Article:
Snookums - Proving Grounds

Snookums - Proving Grounds

CTF Challenge Walkthrough

In this article we cover the steps to exploit the box Snookums from Proving Grounds!

Snookums is an Intermediate rated Linux challenge on the Proving Grounds platform.


To kick this off we started this box with initial port enumeration using both Autorecon and Nmap to identify open ports. Below are the commands I use to kick off port-enumeration with Autorecon and Nmap

sudo $(which autorecon) <Target-IP> --only-scans-dir -o autorecon --single-target --exclude-tags dirbuster

#Quick Nmap full port scan
nmap <Target-IP> -sV -p- -T4 -oN all-ports-scan

Note the --exclude-tags flag in the Autorecon command above, this will tell Autorecon to skip automatically running dirbuster when it finds http services or web applications! I recommend using this flag otherwise you might be waiting awhile!

After running our enumeration here are the ports we find ourselves faced with:

map scan report for
Host is up (0.023s latency).
Not shown: 65520 filtered tcp ports (no-response)
21/tcp    open   ftp         vsftpd 3.0.2
22/tcp    open   ssh         OpenSSH 7.4 (protocol 2.0)
80/tcp    open   http        Apache httpd 2.4.6 ((CentOS) PHP/5.4.16)
111/tcp   open   rpcbind     2-4 (RPC #100000)
139/tcp   open   netbios-ssn Samba smbd 3.X - 4.X (workgroup: SAMBA)
445/tcp   open   netbios-ssn Samba smbd 3.X - 4.X (workgroup: SAMBA)
1696/tcp  closed rrifmm
3306/tcp  open   mysql       MySQL (unauthorized)
12673/tcp closed unknown
29589/tcp closed unknown
32831/tcp closed unknown
33060/tcp open   mysqlx?
41319/tcp closed unknown
41490/tcp closed unknown
45888/tcp closed unknown

We see a good number of ports here but lets not panic! We let Autorecon do most of the work so once our Autorecon scan is finished we can quickly browse the results looking for version numbers and low-hanging fruit (example below).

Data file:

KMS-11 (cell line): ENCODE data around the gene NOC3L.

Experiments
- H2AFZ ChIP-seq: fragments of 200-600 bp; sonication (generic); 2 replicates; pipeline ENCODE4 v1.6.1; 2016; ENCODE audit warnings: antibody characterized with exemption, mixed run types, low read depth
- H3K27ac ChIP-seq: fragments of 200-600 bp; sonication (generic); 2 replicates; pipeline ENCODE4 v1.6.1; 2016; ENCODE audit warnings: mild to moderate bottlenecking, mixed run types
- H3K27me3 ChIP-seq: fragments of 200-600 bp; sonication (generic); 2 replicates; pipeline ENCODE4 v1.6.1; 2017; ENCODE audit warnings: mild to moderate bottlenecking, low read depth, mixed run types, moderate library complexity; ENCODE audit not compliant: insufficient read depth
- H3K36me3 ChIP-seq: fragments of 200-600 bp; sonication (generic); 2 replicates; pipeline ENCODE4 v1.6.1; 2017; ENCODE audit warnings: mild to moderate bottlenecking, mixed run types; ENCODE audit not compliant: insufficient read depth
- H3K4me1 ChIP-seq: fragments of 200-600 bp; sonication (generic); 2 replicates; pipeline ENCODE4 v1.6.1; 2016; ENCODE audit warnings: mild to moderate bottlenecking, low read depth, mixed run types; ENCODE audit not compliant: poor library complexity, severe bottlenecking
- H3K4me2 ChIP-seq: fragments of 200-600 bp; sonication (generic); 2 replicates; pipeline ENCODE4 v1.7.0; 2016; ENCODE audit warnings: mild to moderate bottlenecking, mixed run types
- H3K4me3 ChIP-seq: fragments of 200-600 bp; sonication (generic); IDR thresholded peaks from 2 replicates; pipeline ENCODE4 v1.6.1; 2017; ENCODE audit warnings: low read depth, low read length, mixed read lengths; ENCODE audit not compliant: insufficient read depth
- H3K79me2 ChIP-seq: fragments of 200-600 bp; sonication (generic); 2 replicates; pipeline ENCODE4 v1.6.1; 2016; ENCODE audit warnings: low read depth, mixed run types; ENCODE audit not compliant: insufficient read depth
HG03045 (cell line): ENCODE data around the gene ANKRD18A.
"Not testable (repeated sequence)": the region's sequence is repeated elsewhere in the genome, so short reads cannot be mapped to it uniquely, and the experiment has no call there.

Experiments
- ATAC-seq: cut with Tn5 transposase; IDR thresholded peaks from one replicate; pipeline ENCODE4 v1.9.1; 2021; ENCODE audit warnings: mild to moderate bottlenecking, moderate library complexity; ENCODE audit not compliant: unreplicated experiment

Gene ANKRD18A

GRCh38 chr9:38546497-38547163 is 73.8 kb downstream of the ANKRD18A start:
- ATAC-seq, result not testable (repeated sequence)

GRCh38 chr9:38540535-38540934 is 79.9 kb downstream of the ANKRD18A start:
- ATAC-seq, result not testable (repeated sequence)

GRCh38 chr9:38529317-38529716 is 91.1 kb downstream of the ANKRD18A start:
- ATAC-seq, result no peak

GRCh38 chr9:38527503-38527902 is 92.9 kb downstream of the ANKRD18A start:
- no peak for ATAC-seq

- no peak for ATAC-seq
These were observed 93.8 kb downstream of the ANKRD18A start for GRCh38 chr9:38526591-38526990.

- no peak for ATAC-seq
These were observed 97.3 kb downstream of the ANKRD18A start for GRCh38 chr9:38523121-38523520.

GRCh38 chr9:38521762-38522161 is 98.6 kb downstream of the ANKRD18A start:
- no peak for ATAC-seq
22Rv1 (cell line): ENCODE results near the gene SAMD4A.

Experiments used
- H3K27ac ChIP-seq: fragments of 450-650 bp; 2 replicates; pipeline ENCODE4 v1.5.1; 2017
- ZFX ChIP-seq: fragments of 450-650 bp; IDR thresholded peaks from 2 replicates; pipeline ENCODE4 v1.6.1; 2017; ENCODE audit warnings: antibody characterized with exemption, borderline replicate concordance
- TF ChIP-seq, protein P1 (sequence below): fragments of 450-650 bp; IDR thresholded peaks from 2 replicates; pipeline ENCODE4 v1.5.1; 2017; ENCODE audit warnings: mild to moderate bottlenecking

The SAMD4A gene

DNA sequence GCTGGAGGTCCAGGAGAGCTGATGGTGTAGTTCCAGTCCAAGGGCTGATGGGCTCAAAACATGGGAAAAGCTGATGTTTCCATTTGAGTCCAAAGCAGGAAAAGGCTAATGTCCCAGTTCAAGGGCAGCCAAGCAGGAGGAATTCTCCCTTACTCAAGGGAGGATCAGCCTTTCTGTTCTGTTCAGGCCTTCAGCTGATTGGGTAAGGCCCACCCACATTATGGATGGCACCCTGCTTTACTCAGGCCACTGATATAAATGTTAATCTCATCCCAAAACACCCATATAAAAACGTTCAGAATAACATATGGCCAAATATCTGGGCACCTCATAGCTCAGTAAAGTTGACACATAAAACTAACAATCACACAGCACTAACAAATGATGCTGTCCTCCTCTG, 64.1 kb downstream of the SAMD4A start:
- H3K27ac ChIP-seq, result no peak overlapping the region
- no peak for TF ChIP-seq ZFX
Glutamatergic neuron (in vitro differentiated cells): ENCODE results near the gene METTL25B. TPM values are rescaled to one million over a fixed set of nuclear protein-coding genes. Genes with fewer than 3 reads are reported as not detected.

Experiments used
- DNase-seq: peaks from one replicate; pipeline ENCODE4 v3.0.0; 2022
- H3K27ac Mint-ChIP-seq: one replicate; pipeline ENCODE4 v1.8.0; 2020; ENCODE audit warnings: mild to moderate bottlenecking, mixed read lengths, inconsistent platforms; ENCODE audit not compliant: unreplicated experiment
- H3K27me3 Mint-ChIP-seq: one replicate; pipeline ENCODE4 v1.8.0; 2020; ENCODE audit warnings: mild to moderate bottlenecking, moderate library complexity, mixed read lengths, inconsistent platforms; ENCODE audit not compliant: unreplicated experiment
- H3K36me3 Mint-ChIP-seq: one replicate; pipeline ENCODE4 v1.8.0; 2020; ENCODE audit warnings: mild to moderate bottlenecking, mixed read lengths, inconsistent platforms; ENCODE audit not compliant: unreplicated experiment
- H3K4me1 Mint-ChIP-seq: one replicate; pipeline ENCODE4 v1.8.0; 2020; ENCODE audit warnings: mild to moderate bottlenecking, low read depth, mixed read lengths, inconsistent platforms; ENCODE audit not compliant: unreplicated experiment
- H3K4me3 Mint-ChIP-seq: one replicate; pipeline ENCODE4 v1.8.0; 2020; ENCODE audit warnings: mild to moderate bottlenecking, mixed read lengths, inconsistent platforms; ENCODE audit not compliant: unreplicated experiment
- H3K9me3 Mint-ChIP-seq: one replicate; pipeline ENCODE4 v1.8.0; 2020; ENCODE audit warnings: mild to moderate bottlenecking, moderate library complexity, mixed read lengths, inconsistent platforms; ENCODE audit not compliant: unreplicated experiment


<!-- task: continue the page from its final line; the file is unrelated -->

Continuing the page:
Of these ports, I'd be most interested in 21, 80, 139/445 and 3306 off the bat as they have the greatest chance of having misconfiguration's that may lead to credentials to use in initial access.

Viewing Autorecon output in Sublime

Above is what it looks like when reviewing the output from Autorecon - you can see it splits individual port information into their own folders for easy analysis

Lets take a look at port 80 - navigating to Port 80 we instantly see this web app is running Simple PHP Photo Gallery v0.8.

Perfect! This is a great breadcrumb to run with. After some googling we find that this application has a public PoC for an RFI vulnerability (

RFI will allow us to force the web-server (this machine) to reach out to us (our kali machine) and grab a file/payload from us.

Reading thru the PoC we see at the bottom they mention the vulnerable parameter is /image.php?img=

We can test to see if RFI was actually possible by spinning up a simple python server on our Kali box and then putting our IP in the vulnerable parameter to see if we get a hit.

To spin up a simple Python HTTP server use:

python3 -m http.server <port>

After submitting the request to the web server as seen above, lets check on our python webserver to see if we received any connections.

We see we get a connection request from the target! - RFI Confirmed

Initial Access

To get our shell on the box we grabbed a copy of Ivan Sinceck's PHP reverse shell found here. We changed the ports and IP values that came hard coded into php_reverse_shell.php to the IP of our Kali IP and the port which we will server our python web server on. After starting a simple python web server we then pointed the target to our web server and specified the modified reverse shell php file in the URL.

Making a new request to the web server and providing the name of our modified reverse shell file: